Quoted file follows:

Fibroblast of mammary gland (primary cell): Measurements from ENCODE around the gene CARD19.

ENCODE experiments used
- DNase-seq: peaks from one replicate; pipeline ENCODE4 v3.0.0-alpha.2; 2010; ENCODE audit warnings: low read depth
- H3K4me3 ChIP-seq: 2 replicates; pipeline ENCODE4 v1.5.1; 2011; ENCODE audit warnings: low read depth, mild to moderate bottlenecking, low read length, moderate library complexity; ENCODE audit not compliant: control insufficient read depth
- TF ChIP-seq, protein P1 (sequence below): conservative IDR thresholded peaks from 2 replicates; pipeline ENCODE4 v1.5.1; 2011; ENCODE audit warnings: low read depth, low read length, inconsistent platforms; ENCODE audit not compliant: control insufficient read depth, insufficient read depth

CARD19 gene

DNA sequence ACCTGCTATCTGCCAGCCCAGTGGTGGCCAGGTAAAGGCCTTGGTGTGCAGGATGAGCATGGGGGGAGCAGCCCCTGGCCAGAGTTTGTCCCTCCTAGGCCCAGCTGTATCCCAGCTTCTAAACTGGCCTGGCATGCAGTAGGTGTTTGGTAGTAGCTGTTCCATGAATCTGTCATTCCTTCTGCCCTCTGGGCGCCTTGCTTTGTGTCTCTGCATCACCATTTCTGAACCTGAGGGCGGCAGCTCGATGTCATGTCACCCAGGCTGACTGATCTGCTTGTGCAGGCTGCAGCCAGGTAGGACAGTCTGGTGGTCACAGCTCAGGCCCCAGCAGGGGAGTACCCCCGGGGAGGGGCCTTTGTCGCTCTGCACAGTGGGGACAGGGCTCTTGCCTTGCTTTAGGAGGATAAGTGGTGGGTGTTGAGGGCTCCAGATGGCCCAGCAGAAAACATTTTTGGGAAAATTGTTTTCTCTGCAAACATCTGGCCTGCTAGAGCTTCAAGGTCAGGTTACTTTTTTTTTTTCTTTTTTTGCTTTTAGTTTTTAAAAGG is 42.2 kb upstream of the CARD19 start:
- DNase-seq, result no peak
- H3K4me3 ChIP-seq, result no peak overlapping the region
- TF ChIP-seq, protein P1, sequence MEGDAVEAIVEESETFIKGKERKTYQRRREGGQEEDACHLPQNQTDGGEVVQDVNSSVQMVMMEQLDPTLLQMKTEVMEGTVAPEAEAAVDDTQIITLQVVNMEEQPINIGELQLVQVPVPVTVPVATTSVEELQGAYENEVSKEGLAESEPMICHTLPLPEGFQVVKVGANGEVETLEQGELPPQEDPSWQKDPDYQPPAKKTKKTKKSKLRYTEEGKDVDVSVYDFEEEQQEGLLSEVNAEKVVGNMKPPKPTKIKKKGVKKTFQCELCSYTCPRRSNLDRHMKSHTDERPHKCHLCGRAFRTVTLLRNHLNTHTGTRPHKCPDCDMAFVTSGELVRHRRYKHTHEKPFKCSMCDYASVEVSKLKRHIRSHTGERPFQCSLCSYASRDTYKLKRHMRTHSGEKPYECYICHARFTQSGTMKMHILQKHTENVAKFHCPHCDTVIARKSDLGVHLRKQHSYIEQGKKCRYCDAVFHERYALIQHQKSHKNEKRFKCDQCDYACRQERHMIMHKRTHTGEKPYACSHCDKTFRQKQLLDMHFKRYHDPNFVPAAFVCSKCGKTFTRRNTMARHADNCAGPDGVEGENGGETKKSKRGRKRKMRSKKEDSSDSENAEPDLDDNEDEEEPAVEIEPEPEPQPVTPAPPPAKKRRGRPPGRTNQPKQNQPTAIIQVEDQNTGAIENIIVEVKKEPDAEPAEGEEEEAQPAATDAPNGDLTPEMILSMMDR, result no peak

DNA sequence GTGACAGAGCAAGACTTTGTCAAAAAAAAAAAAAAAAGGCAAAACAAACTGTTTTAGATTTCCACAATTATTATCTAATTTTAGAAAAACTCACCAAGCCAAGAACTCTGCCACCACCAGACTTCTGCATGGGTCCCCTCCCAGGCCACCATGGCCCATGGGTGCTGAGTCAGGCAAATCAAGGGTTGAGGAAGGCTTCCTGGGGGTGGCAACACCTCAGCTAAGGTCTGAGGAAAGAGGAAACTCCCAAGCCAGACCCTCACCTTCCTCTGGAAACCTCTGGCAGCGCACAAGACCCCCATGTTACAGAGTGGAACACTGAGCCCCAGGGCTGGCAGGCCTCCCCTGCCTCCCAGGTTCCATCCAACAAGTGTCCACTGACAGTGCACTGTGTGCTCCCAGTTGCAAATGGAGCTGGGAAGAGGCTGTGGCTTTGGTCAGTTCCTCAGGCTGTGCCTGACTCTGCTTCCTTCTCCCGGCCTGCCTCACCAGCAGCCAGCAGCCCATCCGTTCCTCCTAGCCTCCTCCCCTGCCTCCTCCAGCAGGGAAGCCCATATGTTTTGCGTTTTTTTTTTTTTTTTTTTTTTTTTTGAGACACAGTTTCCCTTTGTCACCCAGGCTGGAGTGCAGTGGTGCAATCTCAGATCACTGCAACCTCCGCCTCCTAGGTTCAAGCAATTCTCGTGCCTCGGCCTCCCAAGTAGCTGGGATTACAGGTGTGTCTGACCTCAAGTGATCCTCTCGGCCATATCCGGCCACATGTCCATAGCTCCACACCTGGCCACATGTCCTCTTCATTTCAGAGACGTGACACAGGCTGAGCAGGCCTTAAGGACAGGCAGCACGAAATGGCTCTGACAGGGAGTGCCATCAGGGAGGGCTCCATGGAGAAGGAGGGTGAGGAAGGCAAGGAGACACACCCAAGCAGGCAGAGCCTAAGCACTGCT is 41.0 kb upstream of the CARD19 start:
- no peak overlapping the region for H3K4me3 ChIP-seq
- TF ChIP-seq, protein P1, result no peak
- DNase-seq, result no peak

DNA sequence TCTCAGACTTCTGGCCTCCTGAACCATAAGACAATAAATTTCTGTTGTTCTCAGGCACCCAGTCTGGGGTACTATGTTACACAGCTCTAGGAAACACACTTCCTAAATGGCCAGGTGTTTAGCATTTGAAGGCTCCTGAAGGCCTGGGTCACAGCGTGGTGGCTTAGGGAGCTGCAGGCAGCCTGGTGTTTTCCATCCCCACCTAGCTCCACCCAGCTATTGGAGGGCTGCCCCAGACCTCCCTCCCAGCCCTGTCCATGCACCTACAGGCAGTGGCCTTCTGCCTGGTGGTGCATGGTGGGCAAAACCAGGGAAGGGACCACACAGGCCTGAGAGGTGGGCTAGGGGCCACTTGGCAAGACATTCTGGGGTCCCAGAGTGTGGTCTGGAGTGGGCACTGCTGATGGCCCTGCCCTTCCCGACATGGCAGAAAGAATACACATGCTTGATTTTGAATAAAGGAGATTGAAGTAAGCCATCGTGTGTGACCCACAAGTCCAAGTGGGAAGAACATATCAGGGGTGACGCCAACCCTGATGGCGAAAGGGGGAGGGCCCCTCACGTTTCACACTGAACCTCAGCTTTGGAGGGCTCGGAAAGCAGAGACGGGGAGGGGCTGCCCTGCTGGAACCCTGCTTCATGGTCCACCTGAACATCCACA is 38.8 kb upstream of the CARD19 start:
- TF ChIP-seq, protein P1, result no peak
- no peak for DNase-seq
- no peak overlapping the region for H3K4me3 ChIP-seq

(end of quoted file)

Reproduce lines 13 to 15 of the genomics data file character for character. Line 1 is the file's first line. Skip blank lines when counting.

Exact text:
- TF ChIP-seq, protein P1, result no peak
- DNase-seq, result no peak

DNA sequence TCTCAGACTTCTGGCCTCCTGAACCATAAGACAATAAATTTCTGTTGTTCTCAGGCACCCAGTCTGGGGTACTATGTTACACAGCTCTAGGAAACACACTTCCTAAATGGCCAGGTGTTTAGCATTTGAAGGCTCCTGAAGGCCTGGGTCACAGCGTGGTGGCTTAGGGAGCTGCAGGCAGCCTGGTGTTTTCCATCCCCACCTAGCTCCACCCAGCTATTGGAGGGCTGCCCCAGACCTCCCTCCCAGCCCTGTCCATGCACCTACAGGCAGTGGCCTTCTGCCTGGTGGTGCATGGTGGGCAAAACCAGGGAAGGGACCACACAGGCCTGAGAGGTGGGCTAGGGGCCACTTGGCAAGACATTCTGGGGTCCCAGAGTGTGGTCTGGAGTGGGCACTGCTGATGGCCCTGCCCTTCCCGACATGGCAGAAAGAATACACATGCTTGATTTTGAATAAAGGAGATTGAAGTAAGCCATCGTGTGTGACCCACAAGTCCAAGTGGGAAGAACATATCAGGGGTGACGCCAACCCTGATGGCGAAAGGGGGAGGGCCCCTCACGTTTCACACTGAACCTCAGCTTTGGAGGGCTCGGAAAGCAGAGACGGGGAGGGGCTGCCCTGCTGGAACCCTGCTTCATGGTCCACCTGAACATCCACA is 38.8 kb upstream of the CARD19 start: